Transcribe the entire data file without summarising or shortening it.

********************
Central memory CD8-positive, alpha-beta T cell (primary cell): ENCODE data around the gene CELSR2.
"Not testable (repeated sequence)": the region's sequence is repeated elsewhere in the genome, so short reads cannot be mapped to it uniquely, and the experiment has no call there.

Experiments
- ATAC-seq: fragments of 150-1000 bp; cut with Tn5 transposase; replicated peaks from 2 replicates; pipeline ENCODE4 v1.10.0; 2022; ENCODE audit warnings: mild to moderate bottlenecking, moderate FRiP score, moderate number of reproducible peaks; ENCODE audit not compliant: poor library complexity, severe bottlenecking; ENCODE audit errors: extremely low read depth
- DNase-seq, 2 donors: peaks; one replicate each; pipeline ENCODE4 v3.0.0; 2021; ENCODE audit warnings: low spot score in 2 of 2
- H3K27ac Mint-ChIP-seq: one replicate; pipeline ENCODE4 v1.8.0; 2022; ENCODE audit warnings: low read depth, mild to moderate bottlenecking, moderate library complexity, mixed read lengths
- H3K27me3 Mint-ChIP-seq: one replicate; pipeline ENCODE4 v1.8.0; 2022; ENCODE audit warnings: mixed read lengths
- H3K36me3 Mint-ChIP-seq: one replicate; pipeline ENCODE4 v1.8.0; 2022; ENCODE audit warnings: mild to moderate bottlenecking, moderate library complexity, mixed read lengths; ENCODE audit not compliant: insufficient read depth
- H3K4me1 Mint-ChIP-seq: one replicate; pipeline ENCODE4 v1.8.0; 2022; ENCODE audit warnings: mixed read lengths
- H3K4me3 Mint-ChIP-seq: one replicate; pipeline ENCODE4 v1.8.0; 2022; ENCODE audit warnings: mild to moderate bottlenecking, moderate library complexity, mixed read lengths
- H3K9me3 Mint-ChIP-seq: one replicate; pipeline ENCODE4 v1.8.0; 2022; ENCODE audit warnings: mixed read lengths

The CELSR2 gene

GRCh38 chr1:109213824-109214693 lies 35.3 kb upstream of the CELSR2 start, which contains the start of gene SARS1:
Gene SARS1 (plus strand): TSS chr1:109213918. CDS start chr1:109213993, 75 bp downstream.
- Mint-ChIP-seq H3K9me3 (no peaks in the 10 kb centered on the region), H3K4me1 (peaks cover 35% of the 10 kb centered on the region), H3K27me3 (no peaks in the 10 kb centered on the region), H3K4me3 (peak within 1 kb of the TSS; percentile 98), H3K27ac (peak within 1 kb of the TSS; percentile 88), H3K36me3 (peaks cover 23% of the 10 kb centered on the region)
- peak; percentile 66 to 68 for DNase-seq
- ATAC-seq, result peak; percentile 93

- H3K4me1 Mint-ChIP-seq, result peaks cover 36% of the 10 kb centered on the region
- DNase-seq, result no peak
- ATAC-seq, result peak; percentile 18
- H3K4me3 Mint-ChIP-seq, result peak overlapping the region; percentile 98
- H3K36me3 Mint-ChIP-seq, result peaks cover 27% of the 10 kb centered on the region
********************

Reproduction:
Central memory CD8-positive, alpha-beta T cell (primary cell): ENCODE data around the gene CELSR2.
"Not testable (repeated sequence)": the region's sequence is repeated elsewhere in the genome, so short reads cannot be mapped to it uniquely, and the experiment has no call there.

Experiments
- ATAC-seq: fragments of 150-1000 bp; cut with Tn5 transposase; replicated peaks from 2 replicates; pipeline ENCODE4 v1.10.0; 2022; ENCODE audit warnings: mild to moderate bottlenecking, moderate FRiP score, moderate number of reproducible peaks; ENCODE audit not compliant: poor library complexity, severe bottlenecking; ENCODE audit errors: extremely low read depth
- DNase-seq, 2 donors: peaks; one replicate each; pipeline ENCODE4 v3.0.0; 2021; ENCODE audit warnings: low spot score in 2 of 2
- H3K27ac Mint-ChIP-seq: one replicate; pipeline ENCODE4 v1.8.0; 2022; ENCODE audit warnings: low read depth, mild to moderate bottlenecking, moderate library complexity, mixed read lengths
- H3K27me3 Mint-ChIP-seq: one replicate; pipeline ENCODE4 v1.8.0; 2022; ENCODE audit warnings: mixed read lengths
- H3K36me3 Mint-ChIP-seq: one replicate; pipeline ENCODE4 v1.8.0; 2022; ENCODE audit warnings: mild to moderate bottlenecking, moderate library complexity, mixed read lengths; ENCODE audit not compliant: insufficient read depth
- H3K4me1 Mint-ChIP-seq: one replicate; pipeline ENCODE4 v1.8.0; 2022; ENCODE audit warnings: mixed read lengths
- H3K4me3 Mint-ChIP-seq: one replicate; pipeline ENCODE4 v1.8.0; 2022; ENCODE audit warnings: mild to moderate bottlenecking, moderate library complexity, mixed read lengths
- H3K9me3 Mint-ChIP-seq: one replicate; pipeline ENCODE4 v1.8.0; 2022; ENCODE audit warnings: mixed read lengths

The CELSR2 gene

GRCh38 chr1:109213824-109214693 lies 35.3 kb upstream of the CELSR2 start, which contains the start of gene SARS1:
Gene SARS1 (plus strand): TSS chr1:109213918. CDS start chr1:109213993, 75 bp downstream.
- Mint-ChIP-seq H3K9me3 (no peaks in the 10 kb centered on the region), H3K4me1 (peaks cover 35% of the 10 kb centered on the region), H3K27me3 (no peaks in the 10 kb centered on the region), H3K4me3 (peak within 1 kb of the TSS; percentile 98), H3K27ac (peak within 1 kb of the TSS; percentile 88), H3K36me3 (peaks cover 23% of the 10 kb centered on the region)
- peak; percentile 66 to 68 for DNase-seq
- ATAC-seq, result peak; percentile 93

- H3K4me1 Mint-ChIP-seq, result peaks cover 36% of the 10 kb centered on the region
- DNase-seq, result no peak
- ATAC-seq, result peak; percentile 18
- H3K4me3 Mint-ChIP-seq, result peak overlapping the region; percentile 98
- H3K36me3 Mint-ChIP-seq, result peaks cover 27% of the 10 kb centered on the region